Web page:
Arc Seminar | Bonastia—Illusory Mosaic: Fumbling to Desegregate Liberal NYC

In the late 1960s and early 1970s, New York and other cities envisioned an expansive solution to the persistent problems of racial and economic segregation in education. Rather than fighting against the difficulties presented by the city’s enormous school population and huge bureaucracy, New York could leverage its vastness by creating educational parks that would bring together children from neighborhoods throughout the city. There, they would benefit not just from racial and economic integration, but from state-of-the art facilities, unparalleled resources and a greatly expanded array of course offerings made possible by the concentrations of students and faculty. The city opened an educational park in Co-Op City (the Bronx) in the early 1970s, but the bold vision for this project was undermined by increasing racial and economic segregation among the student body, building flaws and rising levels of school violence. Were New York City educational parks simply too big to succeed, or did they flounder as a result of correctable problems such as poor planning, flawed student recruitment methods and inadequate funding? In this presentation I seek answers to these questions.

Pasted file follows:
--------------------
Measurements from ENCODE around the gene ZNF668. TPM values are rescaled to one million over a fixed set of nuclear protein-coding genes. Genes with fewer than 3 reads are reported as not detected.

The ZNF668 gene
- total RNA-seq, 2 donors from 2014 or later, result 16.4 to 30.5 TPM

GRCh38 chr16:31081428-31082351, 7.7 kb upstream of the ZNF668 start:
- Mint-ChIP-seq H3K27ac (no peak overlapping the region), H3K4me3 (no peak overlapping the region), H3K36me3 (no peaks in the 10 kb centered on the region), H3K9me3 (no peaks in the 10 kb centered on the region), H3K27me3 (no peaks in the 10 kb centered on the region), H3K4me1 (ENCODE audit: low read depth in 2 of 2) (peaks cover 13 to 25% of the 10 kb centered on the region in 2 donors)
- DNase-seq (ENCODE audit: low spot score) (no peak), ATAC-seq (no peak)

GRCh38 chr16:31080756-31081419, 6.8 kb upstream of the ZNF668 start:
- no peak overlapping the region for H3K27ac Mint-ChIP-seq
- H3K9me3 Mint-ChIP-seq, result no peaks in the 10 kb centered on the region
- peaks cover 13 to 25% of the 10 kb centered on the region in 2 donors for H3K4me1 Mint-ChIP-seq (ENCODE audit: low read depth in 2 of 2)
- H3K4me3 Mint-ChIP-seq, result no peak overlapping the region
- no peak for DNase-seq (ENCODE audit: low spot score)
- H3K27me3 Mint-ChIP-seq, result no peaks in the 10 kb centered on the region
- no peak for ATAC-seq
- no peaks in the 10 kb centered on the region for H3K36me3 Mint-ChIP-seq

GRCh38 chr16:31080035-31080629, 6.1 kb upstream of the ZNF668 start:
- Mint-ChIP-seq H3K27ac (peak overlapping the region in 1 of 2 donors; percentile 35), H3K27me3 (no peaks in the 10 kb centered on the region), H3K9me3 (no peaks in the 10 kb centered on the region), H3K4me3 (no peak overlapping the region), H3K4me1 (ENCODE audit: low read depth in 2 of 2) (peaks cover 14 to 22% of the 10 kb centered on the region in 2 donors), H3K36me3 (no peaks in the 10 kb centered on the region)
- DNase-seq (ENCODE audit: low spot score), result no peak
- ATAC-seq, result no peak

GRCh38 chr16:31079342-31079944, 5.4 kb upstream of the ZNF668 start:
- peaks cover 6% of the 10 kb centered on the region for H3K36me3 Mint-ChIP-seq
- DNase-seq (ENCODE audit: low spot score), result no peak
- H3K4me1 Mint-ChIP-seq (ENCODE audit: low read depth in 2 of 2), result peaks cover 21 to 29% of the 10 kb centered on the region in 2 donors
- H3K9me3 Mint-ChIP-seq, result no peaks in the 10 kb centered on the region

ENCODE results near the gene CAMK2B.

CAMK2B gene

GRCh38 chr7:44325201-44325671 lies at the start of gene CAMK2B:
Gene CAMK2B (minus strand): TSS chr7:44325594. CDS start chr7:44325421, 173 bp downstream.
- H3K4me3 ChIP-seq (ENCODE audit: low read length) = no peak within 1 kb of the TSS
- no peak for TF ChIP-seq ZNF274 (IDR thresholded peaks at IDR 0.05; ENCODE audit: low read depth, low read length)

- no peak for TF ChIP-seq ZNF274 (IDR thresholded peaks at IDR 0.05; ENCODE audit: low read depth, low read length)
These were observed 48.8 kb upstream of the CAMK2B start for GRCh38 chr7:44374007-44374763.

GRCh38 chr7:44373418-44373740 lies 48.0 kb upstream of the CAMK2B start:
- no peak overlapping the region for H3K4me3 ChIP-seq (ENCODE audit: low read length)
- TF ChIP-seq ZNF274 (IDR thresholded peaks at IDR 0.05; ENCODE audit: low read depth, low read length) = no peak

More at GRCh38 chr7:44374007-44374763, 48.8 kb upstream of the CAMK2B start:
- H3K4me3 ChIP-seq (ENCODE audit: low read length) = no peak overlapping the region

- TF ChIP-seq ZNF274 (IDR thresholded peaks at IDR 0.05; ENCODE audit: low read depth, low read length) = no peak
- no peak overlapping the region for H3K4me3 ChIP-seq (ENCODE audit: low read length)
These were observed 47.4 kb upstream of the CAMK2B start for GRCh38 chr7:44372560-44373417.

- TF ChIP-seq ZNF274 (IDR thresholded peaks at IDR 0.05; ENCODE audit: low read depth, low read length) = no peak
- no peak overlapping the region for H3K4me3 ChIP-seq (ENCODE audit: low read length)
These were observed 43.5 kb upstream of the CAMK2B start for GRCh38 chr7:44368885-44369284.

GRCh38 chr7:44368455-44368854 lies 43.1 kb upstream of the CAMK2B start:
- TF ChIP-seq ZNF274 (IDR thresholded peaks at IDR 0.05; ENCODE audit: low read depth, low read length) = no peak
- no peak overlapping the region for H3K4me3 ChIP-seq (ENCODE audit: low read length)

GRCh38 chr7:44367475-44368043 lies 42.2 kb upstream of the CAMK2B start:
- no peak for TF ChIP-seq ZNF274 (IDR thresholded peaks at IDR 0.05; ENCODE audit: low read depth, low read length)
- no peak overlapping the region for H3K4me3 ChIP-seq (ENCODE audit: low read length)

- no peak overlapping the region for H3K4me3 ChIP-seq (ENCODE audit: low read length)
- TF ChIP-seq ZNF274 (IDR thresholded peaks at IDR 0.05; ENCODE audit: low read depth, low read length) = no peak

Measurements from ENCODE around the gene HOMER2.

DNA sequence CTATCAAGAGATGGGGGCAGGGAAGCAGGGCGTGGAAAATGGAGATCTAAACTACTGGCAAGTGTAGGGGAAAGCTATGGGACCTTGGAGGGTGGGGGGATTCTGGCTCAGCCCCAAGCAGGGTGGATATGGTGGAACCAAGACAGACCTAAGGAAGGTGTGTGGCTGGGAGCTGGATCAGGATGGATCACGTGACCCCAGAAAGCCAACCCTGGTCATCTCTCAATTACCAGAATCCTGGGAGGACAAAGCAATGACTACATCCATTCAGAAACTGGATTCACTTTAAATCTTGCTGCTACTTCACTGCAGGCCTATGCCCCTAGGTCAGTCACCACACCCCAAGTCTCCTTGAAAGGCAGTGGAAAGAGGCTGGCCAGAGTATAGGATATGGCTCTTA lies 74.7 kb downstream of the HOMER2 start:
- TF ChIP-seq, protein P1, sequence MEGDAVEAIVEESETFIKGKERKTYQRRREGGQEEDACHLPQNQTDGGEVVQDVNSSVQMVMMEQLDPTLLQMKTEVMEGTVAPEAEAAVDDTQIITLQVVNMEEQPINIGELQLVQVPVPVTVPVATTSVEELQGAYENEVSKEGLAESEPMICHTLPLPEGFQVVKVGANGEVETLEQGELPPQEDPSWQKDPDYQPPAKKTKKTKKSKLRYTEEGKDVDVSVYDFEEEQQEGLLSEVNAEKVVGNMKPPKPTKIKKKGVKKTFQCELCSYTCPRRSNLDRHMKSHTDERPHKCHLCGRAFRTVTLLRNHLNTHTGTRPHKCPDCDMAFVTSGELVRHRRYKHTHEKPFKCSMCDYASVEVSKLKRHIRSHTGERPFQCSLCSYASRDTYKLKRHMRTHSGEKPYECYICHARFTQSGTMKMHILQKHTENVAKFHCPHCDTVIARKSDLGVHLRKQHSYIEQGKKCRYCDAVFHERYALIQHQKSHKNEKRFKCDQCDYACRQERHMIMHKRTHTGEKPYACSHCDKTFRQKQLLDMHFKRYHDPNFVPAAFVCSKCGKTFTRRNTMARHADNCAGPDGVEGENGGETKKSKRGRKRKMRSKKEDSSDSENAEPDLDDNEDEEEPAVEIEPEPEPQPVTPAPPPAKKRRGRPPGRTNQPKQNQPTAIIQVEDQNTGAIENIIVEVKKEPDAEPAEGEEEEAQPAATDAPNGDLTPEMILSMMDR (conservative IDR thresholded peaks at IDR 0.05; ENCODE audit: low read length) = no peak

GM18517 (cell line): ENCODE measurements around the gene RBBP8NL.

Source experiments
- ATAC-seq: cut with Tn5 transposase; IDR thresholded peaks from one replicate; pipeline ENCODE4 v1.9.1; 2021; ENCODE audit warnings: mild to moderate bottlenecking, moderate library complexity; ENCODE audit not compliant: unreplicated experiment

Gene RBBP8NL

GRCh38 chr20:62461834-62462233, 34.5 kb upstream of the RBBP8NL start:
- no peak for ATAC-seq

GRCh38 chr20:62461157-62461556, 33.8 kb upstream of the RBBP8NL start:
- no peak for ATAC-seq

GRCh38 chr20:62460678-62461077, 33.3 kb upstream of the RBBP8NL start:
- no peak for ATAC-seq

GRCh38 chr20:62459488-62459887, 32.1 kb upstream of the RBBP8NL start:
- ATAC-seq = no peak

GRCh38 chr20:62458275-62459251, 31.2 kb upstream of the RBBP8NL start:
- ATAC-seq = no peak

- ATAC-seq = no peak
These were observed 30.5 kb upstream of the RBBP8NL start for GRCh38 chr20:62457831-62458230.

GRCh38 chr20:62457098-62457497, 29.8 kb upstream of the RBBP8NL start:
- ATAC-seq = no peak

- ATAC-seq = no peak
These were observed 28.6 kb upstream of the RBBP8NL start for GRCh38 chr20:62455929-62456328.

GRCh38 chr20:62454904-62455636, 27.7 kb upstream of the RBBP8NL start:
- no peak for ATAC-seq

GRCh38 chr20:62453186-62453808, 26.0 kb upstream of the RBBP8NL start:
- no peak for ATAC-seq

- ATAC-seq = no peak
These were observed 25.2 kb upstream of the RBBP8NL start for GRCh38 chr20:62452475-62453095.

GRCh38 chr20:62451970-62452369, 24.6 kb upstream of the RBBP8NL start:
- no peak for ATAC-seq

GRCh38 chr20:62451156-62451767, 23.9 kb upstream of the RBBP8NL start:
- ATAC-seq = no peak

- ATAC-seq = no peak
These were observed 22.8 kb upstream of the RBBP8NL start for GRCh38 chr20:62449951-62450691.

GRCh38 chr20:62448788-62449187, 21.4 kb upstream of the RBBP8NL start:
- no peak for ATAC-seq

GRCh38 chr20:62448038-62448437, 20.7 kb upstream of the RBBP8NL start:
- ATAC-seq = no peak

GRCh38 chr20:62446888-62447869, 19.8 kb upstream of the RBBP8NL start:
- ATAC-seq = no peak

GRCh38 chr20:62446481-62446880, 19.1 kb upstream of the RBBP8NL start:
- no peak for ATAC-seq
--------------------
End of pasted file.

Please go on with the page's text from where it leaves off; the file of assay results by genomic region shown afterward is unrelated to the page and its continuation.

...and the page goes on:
When: Thu., Mar. 30, 2017 at 4:30 pm - 6:30 pm
Where: Graduate Center, CUNY
365 Fifth Ave.
212-817-7000
Price: Free
Click here to buy tickets or for more information from the venue's website
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In the late 1960s and early 1970s, New York and other cities envisioned an expansive solution to the persistent problems of racial and economic segregation in education. Rather than fighting against the difficulties presented by the city’s enormous school population and huge bureaucracy, New York could leverage its vastness by creating educational parks that would bring together children from neighborhoods throughout the city. There, they would benefit not just from racial and economic integration, but from state-of-the art facilities, unparalleled resources and a greatly expanded array of course offerings made possible by the concentrations of students and faculty. The city opened an educational park in Co-Op City (the Bronx) in the early 1970s, but the bold vision for this project was undermined by increasing racial and economic segregation among the student body, building flaws and rising levels of school violence. Were New York City educational parks simply too big to succeed, or did they flounder as a result of correctable problems such as poor planning, flawed student recruitment methods and inadequate funding? In this presentation I seek answers to these questions.